The Media School

Bloomington Orangetheory Owner Lyle Feigenbaum promotes a healthy lifestyle

April 1st, 2021 by
Photograph by Abigail Niezgodski

Orangetheory Fitness Owner Lyle Feigenbaum prides himself on helping others reach their fitness goals and pushing his own abilities. He aspires to be healthy in all aspects of life.

Five years ago, Lyle Feigenbaum and his wife Kerry shielded their faces as snowballs rained down. Coaches threw from the left, sales associates from the right. The game developed following a dinner in downtown Indianapolis the co-owners hosted to celebrate the one-year anniversary of the Avon Orangetheory studio.

Matthew Brackney, a front-desk associate at the time, remembers the night as the first time he noticed Feigenbaum’s unique personality. He said the owner’s presence indirectly convinced him to stay at the organization.

“He’s kinda a mix between Michael Douglas and Michael Scott,” Studio Manager Brackney said. “Business first and pleasure at the end of the day.”

Feigenbaum, 53, also owns the Orangetheory fitness studio at College Mall and is opening a second Bloomington location on Kirkwood Avenue. The new location, under construction, is connected to the Graduate Hotel and will open April 9.

The gym’s motto “Health is the New Wealth” is a philosophy Feigenbaum has embraced. His dedication to fitness and entertaining others has endured his entire life.

“I like feeling healthy,” he said, “always have.”

Feigenbaum grew up in Indianapolis. At North Central High School, he was class president and quarterback. At IU he raced in the 1988 Little 500, where he discovered his love of cardio workouts, despite breaking an ankle during the race.

In 1990, he graduated from IU with an accounting degree and spent three years working at Arthur Andersen, an accounting firm in Chicago. However, his love for entertaining drew him to the upper-west side of New York City, where he lived for four years and worked as a server at a restaurant named Main Street.

Photograph by Abigail Niezgodski

Feigenbaum owns the College Mall Orangetheory and is opening a new location on Kirkwood Avenue April 9, attached to the Graduate Hotel.

Feigenbaum and Kerry moved back to Bloomington in 1996. They ran the Scholar’s Inn Bed and Breakfast in Bloomington, as well as Bakehouse restaurants on the Courthouse Square and east side of Bloomington and in Broad Ripple in Indianapolis.

The couple wanted to get out of the restaurant business and by 2016, they sold all restaurants and opened the Orangetheory location at College Mall.

“It was strange selling our last restaurant,” he said. “But opening the studio was pretty epic.”

In addition to owning the Indiana studious, the Feigenbaums are minority owners for all Orangetheory centers in France and Monaco.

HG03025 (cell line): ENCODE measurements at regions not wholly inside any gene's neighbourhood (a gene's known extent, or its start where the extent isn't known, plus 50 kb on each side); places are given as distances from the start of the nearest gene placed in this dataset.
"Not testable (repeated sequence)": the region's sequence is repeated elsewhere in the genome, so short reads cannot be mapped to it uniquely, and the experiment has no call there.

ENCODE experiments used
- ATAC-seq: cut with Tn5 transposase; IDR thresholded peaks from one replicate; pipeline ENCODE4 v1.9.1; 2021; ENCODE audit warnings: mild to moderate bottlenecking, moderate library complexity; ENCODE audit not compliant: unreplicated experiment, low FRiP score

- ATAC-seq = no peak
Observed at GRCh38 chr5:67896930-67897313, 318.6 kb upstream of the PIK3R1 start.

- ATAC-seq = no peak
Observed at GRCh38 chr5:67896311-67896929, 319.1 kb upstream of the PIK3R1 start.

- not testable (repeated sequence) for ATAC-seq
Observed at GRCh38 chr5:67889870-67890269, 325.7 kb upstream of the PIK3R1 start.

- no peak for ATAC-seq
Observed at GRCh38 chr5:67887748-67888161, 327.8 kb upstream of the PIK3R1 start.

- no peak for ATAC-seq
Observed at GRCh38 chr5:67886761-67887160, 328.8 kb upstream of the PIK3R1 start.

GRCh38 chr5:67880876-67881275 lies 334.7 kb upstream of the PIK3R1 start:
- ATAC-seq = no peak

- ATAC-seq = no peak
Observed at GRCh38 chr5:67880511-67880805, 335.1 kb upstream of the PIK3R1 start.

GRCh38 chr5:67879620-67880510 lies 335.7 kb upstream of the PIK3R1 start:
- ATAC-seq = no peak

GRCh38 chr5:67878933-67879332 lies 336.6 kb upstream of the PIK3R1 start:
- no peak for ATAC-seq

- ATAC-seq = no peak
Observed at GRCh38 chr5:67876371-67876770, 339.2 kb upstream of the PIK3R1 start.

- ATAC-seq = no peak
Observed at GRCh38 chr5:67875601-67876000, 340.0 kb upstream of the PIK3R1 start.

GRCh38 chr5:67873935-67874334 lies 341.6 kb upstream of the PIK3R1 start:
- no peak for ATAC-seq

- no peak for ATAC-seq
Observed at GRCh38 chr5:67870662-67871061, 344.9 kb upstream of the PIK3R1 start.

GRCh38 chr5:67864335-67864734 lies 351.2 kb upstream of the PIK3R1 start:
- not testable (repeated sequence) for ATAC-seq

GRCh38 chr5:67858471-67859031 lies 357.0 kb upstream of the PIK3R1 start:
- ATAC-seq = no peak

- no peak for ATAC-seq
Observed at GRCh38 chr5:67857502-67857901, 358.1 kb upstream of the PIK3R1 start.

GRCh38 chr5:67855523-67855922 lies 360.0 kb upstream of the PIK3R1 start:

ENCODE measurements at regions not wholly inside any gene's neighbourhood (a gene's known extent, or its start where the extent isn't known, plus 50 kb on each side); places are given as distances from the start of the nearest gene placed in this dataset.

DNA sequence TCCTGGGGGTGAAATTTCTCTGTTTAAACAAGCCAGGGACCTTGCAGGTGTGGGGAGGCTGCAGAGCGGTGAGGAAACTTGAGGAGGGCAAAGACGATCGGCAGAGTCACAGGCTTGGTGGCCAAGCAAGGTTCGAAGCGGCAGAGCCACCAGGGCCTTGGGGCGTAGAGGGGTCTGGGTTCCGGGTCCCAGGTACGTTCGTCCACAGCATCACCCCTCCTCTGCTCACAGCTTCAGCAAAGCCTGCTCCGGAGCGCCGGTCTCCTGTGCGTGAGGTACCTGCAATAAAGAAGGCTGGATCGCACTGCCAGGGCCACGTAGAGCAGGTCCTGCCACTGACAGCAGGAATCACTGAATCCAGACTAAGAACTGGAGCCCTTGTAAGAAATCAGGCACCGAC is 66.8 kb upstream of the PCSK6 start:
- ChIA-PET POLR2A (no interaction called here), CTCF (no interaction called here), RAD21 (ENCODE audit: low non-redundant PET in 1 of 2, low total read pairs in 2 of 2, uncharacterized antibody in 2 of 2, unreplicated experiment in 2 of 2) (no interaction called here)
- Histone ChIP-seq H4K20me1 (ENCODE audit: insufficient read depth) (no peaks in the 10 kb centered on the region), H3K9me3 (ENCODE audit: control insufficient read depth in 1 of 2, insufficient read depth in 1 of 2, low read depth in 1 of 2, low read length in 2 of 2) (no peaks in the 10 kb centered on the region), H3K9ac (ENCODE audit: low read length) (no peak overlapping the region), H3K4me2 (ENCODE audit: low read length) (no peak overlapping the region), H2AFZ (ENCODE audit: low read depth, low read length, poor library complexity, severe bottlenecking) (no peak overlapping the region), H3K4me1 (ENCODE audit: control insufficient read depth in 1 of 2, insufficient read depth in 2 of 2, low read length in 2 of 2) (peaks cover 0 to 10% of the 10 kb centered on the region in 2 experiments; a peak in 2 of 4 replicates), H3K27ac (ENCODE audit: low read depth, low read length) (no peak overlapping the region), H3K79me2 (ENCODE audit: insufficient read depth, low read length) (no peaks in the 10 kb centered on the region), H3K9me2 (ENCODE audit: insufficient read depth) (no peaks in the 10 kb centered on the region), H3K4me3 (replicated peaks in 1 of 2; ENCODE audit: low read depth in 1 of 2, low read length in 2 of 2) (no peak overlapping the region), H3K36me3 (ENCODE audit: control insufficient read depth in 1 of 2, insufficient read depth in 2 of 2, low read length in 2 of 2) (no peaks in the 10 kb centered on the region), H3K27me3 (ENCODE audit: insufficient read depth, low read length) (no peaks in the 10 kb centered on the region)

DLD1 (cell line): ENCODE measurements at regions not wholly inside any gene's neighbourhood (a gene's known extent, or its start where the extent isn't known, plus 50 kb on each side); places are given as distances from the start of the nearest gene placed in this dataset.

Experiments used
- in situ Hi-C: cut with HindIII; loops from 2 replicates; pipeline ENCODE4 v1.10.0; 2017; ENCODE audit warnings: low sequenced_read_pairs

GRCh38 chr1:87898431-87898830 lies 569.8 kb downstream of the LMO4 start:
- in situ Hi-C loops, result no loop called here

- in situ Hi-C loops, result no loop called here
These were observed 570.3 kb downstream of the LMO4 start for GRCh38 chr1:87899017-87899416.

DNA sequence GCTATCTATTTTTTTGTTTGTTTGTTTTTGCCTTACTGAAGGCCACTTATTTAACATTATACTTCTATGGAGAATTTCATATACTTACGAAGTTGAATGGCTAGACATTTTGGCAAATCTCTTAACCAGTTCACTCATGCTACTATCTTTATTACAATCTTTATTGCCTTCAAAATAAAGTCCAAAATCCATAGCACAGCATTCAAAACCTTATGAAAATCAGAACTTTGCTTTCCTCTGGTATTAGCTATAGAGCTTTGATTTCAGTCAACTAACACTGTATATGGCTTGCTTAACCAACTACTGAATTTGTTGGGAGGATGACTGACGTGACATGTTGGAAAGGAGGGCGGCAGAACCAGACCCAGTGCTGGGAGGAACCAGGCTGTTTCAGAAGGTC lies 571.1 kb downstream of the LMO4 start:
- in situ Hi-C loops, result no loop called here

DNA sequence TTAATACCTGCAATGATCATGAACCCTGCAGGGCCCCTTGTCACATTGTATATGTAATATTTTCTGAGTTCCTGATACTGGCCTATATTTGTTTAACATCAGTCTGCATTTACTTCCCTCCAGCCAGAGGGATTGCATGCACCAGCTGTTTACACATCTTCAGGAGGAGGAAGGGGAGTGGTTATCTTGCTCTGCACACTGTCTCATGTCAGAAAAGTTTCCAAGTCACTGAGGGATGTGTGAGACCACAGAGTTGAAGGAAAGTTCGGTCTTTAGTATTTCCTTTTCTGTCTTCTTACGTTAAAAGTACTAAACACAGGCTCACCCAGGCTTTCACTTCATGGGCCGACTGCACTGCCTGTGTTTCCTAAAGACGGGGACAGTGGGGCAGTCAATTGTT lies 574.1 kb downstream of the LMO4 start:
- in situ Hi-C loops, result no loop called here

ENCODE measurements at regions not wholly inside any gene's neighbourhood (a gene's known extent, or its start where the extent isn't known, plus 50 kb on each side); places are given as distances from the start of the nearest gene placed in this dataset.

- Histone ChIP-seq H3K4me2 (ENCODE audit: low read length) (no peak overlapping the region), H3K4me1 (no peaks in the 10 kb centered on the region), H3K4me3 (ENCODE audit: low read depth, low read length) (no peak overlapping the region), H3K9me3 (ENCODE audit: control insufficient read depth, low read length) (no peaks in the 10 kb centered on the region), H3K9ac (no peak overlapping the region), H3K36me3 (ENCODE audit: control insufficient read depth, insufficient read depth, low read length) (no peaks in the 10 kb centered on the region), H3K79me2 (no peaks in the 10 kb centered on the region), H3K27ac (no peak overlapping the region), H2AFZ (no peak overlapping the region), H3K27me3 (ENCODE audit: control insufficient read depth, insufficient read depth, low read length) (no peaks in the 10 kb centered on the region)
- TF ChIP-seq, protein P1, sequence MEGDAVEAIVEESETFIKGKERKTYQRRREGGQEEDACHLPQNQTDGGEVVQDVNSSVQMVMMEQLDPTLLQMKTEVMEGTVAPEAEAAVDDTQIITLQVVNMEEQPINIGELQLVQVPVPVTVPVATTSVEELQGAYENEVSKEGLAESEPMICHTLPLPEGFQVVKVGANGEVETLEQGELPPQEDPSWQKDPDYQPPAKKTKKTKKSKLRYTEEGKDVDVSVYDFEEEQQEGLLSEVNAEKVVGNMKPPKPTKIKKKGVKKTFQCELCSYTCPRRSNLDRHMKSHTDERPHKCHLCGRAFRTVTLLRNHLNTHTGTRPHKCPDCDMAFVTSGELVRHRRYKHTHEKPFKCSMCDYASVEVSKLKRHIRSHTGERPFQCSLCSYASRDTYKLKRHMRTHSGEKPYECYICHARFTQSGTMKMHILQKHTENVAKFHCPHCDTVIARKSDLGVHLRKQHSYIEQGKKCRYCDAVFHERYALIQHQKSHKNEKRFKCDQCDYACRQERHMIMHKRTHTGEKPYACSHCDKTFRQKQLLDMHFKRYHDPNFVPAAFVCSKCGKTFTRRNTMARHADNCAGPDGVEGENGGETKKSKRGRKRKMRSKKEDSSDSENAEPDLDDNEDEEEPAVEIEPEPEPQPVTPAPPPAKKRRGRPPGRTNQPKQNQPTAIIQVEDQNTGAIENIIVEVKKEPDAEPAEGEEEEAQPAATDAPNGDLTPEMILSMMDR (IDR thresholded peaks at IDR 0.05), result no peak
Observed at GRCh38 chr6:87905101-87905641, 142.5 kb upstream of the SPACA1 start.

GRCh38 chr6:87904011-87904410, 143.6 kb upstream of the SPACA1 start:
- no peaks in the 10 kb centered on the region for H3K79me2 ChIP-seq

Feigenbaum is invigorated by his environment and seeks out positive energy. At Orangetheory, he said everyone feels good about themselves and inspires one another. Everyone is doing what’s right for them, not trying to impress others, creating a positive sense of community that fuels him personally and professionally.

“You’ll often find me at Orangetheory just staring at a window watching people working out,” he said. “People think I’m in there trying to make sure the coach is doing everything right, but that’s not it at all. I just feed off people’s energy. And when I see people working hard it makes me feel good.”

“You’ll often find me at Orangetheory just staring at a window watching people working out. People think I’m in there trying to make sure the coach is doing everything right, but that’s not it at all. I just feed off people’s energy. And when I see people working hard it makes me feel good.” – Lyle Feigenbaum, Orangetheory Fitness owner

Brackney, his colleague and employee, attested to Feigenbaum’s ability to energize any setting and his perceived impact of the new Kirkwood Orangetheory.

“I think the new studio is really going to change the atmosphere environment of downtown,” he said. “I think it’ll become a staple.”

Feigenbaum said the lack of competition among Orangetheory members is constructive, but he likes to compete with himself and push his physical capabilities. His favorite Orangetheory event is the Dry Tri, a 2000-meter row, followed by 300 body weight exercises and a 5K treadmill run.

At 46, he played semi-pro football for the Indiana Cutters alongside players nearly half his age.

At a playoff game in Broad Ripple, he went out for the coin flip and told the other team’s member the last time he played on that field was 28 years before.

Seven years later, Feigenbaum still aspires to be back on the field.

“Now I’m in even better shape because of Orangetheory,” he said. “So, I’ve been raring to get back out there. To be my age and to kick the ass out of 25-year-olds is pretty exciting.”